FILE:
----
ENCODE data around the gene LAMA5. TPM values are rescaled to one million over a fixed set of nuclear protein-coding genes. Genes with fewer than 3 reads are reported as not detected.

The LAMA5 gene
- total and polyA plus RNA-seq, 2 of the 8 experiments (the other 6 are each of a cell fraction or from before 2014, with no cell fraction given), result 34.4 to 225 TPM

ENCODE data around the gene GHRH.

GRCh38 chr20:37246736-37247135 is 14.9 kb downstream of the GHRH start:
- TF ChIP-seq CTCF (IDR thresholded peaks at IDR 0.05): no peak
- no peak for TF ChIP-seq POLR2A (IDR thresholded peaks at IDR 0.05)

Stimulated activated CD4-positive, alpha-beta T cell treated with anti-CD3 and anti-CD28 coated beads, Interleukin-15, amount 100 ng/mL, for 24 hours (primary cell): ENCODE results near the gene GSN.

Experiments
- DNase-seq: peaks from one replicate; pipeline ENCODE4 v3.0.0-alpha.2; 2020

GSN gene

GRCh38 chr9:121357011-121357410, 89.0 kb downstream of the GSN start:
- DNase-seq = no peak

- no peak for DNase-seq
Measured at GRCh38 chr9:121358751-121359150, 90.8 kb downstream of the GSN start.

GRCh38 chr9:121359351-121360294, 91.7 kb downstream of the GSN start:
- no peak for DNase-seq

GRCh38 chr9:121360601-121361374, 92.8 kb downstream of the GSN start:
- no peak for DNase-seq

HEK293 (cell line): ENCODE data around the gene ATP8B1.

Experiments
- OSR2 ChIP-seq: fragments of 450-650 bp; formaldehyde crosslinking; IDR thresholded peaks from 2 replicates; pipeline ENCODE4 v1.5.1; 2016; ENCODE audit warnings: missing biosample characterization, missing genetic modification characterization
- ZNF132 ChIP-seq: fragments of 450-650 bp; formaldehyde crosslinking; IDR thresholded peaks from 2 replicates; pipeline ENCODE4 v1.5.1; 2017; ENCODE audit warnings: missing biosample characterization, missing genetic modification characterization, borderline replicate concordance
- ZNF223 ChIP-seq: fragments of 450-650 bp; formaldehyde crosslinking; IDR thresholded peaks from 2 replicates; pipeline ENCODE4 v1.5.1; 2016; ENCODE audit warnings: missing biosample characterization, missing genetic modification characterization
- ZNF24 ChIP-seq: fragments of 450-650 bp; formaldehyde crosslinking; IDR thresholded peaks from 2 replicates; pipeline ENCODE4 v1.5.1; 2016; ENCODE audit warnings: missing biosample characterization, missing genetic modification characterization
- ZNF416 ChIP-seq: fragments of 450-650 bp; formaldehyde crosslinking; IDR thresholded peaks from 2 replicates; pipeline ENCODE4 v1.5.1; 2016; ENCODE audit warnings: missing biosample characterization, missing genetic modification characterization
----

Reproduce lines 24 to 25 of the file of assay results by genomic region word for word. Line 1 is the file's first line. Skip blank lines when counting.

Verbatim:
- ZNF223 ChIP-seq: fragments of 450-650 bp; formaldehyde crosslinking; IDR thresholded peaks from 2 replicates; pipeline ENCODE4 v1.5.1; 2016; ENCODE audit warnings: missing biosample characterization, missing genetic modification characterization
- ZNF24 ChIP-seq: fragments of 450-650 bp; formaldehyde crosslinking; IDR thresholded peaks from 2 replicates; pipeline ENCODE4 v1.5.1; 2016; ENCODE audit warnings: missing biosample characterization, missing genetic modification characterization